Rock royalty

King’s X rocks the throne

By Gary Spencer

Photo: Doug Pinnick of King’s X belts out for loyal followers Sept. 29; photo: Jimmy Fuson

Music can be therapeutic. For many, music is a conduit for hope, a way to cope with life. One band that many diehard fans believe in, almost like a higher power, is veteran hard rock trio King’s X. Decades into their career, King’s X still has a dedicated, loyal, hardcore following despite being long past their days of mainstream success.

“Everyone by now knows who we are,” says King’s X bassist and vocalist Doug Pinnick. “We’ve been around for 40 years with all three same members. We just keep going.”

The band’s beginnings can be traced back to Springfield, Missouri, in 1979; they starting out playing covers on the bar circuit. In the mid-1980s, the now solid trio moved to Houston and began writing original material. In 1988, as King’s X, they released their first LP, Out of the Silent Planet, on Megaforce Records. Even at this early stage, King’s X proved they were more than your average hard rock or metal band, weaving together elements of prog rock, pop, funk, soul, and even gospel music into a fresh brew that wasn’t easy to pigeonhole.

“When we came out, no one knew what to do with us,” Pinnick says. “We weren’t a glam band, even though we had hair all over the place. We weren’t a metal band, even though we were on a metal label. No one’s ever been able to categorize us, and that’s always been a downfall for us. We’re a different kind of band.”

There were other factors that set the band apart from the run-of-the-mill hard rock/metal acts of the time, as well. With their introspective and spiritual-esque lyrics, the band inadvertently got slapped with the tag “Christian rock band” by some music journalists, a label King’s X has always bristled at.

“They called it the Christian metal rock alternative band, led by a gay singer,” Pinnick explains. “Fuck that. We just wanted to be known as a rock band. I could never understand the categorization. Tags chase people away; they don’t bring people to it.”

Despite the labeling, the more records the band continued to make in the late ’80s and early ’90s, the more critical acclaim King’s X received – and the more the fan base swelled. During this time period, the band got into rotation on MTV and was featured in high profile tours with Iron Maiden, Scorpions, Pearl Jam, Motley Crue, Anthrax, Suicidal Tendencies, Living Colour, Billy Squier, and AC/DC. King’s X even landed a spot playing at Woodstock ’94 in front of 300,000 people. And while their years of flirting with commercial, mainstream success have faded, the trio has remained active and strong due to the power of the music they create.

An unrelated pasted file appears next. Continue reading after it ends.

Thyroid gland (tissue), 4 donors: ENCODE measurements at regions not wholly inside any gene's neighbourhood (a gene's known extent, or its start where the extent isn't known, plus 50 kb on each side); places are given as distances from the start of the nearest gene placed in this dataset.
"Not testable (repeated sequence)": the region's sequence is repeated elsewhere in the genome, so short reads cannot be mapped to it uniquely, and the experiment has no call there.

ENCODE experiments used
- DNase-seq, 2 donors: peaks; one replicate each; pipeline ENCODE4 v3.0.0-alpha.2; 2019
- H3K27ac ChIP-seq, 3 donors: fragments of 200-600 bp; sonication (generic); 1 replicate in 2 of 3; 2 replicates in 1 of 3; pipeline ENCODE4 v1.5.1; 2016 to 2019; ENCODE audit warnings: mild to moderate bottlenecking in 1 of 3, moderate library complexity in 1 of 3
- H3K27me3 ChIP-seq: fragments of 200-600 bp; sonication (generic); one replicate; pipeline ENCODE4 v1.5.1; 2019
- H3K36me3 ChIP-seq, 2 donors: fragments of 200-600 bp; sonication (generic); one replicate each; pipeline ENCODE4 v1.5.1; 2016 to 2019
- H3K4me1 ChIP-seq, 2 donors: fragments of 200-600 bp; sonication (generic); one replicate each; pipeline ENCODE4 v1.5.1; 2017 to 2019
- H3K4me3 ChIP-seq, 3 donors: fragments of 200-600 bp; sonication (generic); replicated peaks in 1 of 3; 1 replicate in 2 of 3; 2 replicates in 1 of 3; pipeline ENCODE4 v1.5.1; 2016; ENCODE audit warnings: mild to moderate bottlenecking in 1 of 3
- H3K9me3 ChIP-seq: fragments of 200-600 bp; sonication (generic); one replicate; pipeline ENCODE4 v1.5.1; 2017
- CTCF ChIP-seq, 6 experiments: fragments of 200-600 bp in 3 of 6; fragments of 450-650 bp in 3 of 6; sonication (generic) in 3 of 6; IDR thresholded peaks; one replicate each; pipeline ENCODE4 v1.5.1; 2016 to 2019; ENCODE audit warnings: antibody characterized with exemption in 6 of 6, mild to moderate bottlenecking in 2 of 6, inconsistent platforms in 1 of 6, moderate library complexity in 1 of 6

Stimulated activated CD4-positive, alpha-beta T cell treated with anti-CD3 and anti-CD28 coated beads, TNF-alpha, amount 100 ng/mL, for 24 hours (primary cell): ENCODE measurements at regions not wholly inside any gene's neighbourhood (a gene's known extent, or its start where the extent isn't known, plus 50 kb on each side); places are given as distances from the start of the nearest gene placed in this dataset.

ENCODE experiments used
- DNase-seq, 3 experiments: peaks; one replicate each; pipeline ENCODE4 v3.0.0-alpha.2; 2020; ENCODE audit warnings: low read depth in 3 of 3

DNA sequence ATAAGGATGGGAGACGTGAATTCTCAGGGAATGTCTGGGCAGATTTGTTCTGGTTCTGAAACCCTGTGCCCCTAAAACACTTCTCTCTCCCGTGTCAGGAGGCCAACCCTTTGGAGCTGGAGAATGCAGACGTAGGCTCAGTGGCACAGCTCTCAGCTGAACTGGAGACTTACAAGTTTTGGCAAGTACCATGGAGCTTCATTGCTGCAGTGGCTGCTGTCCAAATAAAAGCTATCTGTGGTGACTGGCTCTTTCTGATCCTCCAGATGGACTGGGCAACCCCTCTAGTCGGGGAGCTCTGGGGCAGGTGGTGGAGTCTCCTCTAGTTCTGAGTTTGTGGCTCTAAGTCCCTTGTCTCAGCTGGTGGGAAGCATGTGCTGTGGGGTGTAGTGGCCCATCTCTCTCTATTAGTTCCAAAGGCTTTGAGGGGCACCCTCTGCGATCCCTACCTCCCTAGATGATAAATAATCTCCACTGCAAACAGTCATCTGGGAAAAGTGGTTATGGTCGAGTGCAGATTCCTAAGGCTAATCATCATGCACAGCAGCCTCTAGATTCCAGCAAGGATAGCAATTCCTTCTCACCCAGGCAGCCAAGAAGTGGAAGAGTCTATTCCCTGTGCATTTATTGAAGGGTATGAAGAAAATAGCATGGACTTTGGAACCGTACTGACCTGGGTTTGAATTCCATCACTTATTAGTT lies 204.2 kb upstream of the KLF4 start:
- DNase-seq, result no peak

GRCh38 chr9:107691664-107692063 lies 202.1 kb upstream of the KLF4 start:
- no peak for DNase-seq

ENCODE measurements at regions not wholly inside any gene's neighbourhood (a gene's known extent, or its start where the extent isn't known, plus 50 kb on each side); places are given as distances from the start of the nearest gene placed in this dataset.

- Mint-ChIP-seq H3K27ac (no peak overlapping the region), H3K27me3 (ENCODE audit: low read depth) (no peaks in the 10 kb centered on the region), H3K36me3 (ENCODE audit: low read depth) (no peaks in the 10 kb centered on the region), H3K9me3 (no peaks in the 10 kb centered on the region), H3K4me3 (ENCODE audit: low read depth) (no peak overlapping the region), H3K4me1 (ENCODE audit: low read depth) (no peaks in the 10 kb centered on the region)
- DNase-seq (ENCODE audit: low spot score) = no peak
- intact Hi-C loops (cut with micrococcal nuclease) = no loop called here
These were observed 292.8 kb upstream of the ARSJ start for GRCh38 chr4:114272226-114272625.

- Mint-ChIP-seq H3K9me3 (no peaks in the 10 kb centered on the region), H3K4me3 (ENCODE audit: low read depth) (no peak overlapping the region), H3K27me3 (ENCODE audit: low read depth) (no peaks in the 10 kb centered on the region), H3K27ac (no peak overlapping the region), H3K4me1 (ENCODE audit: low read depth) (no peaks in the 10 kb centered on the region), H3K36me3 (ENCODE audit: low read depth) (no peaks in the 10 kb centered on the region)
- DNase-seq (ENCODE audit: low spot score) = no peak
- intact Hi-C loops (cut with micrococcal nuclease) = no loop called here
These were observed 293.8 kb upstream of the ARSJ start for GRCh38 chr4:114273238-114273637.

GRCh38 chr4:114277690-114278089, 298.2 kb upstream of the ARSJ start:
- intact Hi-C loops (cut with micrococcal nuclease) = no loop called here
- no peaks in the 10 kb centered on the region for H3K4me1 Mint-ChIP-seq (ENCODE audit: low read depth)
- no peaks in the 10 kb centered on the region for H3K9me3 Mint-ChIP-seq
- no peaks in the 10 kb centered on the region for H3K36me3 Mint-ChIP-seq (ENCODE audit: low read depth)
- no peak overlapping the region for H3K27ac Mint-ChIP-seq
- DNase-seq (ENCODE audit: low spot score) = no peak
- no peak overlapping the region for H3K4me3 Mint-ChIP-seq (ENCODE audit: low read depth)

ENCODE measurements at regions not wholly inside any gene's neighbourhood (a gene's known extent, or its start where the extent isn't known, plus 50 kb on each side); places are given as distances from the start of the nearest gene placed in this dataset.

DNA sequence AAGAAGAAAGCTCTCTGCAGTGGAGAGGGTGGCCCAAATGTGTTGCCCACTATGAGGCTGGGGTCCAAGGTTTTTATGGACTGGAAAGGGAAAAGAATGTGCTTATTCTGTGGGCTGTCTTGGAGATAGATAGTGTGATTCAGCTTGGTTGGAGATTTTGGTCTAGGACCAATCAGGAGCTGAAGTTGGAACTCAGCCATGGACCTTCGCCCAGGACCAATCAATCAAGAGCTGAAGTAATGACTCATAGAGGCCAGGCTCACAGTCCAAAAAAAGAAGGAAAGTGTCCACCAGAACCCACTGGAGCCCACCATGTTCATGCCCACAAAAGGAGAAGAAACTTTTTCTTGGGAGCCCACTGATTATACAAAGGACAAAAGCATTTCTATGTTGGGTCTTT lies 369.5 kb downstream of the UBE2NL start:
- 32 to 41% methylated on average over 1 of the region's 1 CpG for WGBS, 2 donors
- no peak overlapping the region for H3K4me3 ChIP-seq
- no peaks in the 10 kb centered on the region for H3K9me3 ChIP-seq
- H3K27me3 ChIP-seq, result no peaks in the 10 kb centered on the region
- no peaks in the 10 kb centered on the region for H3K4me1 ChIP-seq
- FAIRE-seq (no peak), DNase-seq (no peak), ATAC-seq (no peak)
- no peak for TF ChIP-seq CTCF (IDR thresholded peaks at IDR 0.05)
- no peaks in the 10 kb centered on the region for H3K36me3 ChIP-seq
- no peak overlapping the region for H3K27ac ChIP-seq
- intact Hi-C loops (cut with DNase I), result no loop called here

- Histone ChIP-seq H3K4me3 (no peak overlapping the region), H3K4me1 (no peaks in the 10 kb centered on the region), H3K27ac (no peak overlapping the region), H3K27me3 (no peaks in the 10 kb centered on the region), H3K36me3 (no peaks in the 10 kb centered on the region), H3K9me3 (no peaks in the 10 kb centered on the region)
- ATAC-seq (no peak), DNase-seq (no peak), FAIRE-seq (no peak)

“We just say it’s like a marriage – you commit and you stick it out,” Pinnick explains. “We know that when we get on stage something magical happens. That is more important than whatever petty little grievances we have.”

That power is felt not just by the members of King’s X but by its still strong legion of diehard fans. Pinnick believes a lot of the devotion to the band is due to its dedication to writing songs about things that affect people on a very personal level.

“I like to write about anything real, psychological, or honest – things people don’t like to talk about,” he explains. “People seem to be afraid to talk about things they might be embarrassed or ashamed about. I sing about lot of negative things, but I try to see the light at the end of the tunnel. That’s what I like to talk about – things that have depth and give people life and finding ways to create peace.”

This personal connection and devotion to the music of King’s X manifests itself at every show they play, on every tour, in any given town.

“People say, when they go see King’s X, it’s like going to church,” Pinnick explains. “You let your spirit go and feel like you’re not alone. You’ll find fans singing and crying and laughing and loving each other. People have become friends because of King’s X. People have gotten married at King’s X shows. They go come away with something positive, and they tell us that. People who become King’s X fans stay King’s X fans. No one comes away from a King’s X show and doesn’t enjoy it.”

This spirit of deep, emotional connection to fans through music is ultimately at the base of Pinnick’s beliefs and message to all those willing to see and listen to King’s X.

“My thing is always be yourself, love yourself, love everyone,” he says. “It’s all about being positive.”

And if that’s a bit too lovey-dovey for you, Pinnick also has a message even the most hardened of souls can connect with:

“I always tell people who come to see us to remember one thing: don’t take shit from no one. That’s our motto.”

King’s X performs Thursday, Sept. 29 at Rockstar Pro Arena, 1106 E. Third St. in Dayton. Kings of Speed, ThunderTaker, and Risen from the Fall are also on the bill. Tickets are $20 in advance and the show is all ages. For more information, please visit
Gary Spencer is a graduate of Miami University and works in the performing arts, and believes that music is the best. Contact him at

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Gary Spencer is a graduate of Miami University and works in the performing arts, and believes that music is the best. Contact him at

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